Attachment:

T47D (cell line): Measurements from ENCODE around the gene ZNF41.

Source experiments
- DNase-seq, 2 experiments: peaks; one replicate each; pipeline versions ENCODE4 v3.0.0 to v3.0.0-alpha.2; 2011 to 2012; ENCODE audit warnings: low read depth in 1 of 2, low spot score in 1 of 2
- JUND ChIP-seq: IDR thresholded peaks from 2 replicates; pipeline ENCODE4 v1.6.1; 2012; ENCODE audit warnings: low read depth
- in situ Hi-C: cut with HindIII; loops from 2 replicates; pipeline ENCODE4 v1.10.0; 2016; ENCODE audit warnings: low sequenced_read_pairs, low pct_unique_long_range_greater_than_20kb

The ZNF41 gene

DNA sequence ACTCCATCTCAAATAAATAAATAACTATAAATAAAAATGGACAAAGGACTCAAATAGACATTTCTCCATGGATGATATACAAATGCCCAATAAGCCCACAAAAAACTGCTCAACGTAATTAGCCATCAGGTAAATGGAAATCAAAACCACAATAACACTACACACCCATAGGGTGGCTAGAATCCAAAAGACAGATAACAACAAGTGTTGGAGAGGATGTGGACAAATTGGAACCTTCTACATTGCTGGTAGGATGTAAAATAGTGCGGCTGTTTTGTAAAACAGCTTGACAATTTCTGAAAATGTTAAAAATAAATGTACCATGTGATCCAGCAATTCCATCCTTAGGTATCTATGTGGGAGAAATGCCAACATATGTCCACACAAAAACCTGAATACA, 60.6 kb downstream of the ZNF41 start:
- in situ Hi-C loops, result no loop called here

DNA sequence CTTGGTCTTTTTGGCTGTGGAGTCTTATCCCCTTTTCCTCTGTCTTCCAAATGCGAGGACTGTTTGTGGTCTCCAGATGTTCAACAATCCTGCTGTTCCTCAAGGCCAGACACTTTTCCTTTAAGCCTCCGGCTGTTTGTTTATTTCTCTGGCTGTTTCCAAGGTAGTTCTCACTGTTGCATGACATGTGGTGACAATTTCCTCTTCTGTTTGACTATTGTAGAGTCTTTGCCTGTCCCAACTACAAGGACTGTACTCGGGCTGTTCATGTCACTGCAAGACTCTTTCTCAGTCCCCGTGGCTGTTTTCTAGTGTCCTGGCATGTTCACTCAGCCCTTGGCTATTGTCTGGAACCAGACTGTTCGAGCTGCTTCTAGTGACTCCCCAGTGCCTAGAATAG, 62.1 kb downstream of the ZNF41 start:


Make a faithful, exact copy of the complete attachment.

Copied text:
T47D (cell line): Measurements from ENCODE around the gene ZNF41.

Source experiments
- DNase-seq, 2 experiments: peaks; one replicate each; pipeline versions ENCODE4 v3.0.0 to v3.0.0-alpha.2; 2011 to 2012; ENCODE audit warnings: low read depth in 1 of 2, low spot score in 1 of 2
- JUND ChIP-seq: IDR thresholded peaks from 2 replicates; pipeline ENCODE4 v1.6.1; 2012; ENCODE audit warnings: low read depth
- in situ Hi-C: cut with HindIII; loops from 2 replicates; pipeline ENCODE4 v1.10.0; 2016; ENCODE audit warnings: low sequenced_read_pairs, low pct_unique_long_range_greater_than_20kb

The ZNF41 gene

DNA sequence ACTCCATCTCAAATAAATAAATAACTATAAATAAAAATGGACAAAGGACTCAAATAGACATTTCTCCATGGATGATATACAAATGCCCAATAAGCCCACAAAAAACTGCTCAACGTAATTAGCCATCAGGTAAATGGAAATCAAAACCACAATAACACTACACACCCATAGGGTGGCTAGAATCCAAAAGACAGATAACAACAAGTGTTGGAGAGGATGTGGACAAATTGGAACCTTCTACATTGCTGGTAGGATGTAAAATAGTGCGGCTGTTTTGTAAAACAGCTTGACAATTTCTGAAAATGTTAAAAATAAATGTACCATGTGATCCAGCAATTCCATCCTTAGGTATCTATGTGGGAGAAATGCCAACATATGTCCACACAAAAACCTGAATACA, 60.6 kb downstream of the ZNF41 start:
- in situ Hi-C loops, result no loop called here

DNA sequence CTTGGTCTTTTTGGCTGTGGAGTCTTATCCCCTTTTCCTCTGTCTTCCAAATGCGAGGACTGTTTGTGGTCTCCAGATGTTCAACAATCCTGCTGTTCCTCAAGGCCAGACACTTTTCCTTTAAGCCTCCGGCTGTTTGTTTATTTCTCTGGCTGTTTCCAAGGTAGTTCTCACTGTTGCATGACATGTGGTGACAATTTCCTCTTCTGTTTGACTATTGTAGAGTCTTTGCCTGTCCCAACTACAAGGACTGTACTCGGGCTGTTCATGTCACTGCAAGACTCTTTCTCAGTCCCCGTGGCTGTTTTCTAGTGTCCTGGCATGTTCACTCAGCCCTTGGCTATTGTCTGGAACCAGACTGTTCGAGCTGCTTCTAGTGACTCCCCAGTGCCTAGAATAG, 62.1 kb downstream of the ZNF41 start: